The founder of Green Cross Corp., an Osaka-based pharmaceutical firm, played a major role shortly after World War II in preventing senior members of Unit 731 from being prosecuted as war criminals, it was learned Friday.

Ryoichi Naito, a physician and key member of the unit, drafted a plan in which unit leaders would hand over to the U.S. military most of the information related to the unit’s efforts to develop biological and chemical weapons.

However, Naito said information concerning their planned germ warfare and vivisection should never be disclosed, according to recent discoveries in the documents.

The documents, which are in the possession of Tsuneishi Keiichi, a professor at Kanagawa University, were confirmed to have been written by a senior member of Unit 731. General Headquarters claims it was unaware that the special unit was conducting research using prisoners of war from various countries, and gave the unit’s leaders immunity from prosecution.

Immunity was extended to the unit’s senior officials after two years of questioning by the U.S. military because the military put priority on obtaining the information on biological and chemical weapons.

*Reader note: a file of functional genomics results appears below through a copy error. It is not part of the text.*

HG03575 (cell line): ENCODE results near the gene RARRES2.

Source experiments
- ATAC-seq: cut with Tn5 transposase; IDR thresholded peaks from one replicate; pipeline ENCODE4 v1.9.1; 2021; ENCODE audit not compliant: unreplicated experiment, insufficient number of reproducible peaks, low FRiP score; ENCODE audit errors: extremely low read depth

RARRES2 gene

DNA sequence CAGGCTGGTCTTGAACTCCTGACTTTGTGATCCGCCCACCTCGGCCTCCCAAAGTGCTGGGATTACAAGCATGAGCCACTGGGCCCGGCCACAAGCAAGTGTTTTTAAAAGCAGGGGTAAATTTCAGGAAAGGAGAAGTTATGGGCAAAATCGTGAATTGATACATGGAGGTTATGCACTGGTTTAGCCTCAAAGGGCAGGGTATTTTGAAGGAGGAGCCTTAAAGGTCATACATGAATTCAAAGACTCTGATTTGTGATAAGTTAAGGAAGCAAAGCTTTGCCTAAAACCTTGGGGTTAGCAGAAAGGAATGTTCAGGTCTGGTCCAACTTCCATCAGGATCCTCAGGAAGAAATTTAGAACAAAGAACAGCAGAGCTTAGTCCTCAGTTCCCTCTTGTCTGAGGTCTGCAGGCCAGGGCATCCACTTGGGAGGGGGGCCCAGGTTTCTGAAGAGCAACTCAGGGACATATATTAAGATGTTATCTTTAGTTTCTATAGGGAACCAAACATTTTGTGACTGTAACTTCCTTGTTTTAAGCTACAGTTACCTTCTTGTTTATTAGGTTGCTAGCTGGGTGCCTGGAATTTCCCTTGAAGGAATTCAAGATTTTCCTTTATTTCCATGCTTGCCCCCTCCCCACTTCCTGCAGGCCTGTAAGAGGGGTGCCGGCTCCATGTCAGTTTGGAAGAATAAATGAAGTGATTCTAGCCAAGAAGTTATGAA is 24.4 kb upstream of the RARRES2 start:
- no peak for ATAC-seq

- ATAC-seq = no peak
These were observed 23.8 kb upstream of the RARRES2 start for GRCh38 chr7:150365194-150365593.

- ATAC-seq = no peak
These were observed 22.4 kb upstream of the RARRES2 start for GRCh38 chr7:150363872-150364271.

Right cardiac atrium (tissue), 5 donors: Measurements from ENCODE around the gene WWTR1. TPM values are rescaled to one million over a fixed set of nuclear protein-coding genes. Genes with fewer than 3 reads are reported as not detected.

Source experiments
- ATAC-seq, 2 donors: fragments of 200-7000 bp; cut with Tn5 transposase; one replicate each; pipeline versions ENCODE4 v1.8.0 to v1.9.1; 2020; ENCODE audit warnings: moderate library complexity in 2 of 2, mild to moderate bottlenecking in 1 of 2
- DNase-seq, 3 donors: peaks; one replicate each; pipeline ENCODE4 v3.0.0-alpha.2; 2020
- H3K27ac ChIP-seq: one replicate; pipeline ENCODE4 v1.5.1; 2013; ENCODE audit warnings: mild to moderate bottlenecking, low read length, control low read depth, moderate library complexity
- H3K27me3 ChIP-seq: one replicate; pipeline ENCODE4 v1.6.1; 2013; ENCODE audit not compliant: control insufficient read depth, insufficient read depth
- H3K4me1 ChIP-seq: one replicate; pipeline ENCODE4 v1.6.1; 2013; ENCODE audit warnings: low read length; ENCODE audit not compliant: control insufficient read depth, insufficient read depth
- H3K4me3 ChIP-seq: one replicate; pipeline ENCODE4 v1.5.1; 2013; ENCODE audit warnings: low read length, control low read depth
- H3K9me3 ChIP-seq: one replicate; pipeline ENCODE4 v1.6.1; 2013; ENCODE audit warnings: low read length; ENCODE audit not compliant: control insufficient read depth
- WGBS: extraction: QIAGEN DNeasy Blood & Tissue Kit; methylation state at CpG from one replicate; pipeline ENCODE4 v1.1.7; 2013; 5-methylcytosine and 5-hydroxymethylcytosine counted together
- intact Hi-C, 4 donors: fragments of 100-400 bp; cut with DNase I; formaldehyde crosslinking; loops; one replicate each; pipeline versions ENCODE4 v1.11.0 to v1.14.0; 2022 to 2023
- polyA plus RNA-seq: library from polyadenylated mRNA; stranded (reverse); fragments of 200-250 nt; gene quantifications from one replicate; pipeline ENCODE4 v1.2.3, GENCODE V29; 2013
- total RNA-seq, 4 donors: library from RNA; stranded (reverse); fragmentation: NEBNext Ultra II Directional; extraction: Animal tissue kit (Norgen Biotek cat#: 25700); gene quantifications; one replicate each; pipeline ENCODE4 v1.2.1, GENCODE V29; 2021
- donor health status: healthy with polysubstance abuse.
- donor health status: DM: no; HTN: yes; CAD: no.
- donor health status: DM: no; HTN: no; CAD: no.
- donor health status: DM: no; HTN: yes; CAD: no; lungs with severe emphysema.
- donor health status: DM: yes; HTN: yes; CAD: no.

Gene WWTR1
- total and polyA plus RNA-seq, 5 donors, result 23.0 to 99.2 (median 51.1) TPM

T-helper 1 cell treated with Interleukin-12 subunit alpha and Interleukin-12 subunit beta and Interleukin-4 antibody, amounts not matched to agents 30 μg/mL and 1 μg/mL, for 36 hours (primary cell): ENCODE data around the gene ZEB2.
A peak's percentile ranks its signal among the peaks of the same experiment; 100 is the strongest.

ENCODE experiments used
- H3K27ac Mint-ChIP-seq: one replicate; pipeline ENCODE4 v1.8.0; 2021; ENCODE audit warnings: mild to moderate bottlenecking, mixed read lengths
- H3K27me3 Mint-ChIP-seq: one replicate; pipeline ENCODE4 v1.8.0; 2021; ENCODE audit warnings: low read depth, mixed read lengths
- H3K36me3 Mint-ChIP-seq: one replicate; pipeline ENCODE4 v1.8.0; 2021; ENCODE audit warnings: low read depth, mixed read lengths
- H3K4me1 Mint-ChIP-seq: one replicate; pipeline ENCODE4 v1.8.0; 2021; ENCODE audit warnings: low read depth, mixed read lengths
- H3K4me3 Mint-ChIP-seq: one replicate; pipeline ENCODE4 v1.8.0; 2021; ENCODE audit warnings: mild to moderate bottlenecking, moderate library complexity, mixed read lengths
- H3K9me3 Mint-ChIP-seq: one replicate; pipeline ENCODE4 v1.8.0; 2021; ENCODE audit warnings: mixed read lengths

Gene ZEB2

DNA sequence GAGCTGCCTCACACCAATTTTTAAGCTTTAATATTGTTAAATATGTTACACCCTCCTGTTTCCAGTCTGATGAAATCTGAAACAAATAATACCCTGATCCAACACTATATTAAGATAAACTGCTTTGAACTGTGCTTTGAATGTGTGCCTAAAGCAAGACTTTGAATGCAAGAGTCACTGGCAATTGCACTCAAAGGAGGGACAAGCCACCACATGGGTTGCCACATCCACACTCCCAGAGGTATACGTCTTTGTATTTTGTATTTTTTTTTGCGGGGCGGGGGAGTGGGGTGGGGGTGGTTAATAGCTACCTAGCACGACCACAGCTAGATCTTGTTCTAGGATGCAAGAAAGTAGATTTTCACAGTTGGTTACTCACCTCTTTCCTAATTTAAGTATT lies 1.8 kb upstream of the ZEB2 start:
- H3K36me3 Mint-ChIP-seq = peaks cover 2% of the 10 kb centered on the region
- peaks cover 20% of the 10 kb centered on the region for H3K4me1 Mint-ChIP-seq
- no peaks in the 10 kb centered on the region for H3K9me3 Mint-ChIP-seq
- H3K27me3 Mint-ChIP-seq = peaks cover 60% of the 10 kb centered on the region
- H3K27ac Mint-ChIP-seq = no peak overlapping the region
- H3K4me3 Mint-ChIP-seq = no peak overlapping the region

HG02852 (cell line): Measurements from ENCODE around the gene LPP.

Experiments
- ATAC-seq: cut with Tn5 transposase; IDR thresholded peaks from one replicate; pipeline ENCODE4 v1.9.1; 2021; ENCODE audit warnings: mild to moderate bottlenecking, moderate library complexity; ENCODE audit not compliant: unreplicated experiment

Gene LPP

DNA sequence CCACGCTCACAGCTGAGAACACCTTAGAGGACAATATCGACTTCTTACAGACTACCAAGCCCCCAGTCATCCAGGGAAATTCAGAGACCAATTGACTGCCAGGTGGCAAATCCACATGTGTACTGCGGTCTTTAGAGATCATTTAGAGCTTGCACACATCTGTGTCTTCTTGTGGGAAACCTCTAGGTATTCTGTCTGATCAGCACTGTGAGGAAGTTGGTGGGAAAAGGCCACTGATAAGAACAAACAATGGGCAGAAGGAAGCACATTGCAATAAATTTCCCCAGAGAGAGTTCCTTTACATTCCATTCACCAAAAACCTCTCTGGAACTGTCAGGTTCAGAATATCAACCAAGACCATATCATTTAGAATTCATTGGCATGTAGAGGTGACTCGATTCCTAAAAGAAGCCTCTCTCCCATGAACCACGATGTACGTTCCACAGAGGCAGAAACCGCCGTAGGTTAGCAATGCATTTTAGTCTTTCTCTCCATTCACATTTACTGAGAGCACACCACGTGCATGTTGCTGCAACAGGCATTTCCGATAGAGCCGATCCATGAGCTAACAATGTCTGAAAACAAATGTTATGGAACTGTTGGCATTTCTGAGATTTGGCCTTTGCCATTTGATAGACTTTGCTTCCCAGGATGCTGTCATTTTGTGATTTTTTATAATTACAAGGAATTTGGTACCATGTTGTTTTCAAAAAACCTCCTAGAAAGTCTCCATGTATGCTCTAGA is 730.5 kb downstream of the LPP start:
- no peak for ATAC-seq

Declassified documents at the Pentagon previously showed Naito as vowing to the U.S. Army in September 1945 that Unit 731 had never used humans as guinea pigs in experiments.

Most of the top-echelon leaders of the special force, officially called the 731st Epidemic Prevention and Water Supply Headquarters, avoided the gallows and continued in their medical careers after the war.

After the unit was disbanded following the war’s end in August 1945, Naito established the Japan Blood Bank, predecessor of Green Cross, in 1950. He died in July 1982. Green Cross, a leading supplier of blood products, is one of five drug firms named in lawsuits by hemophiliacs who contracted HIV through tainted blood products. Green Cross was ordered to pay damages in two suits, while others are ongoing.

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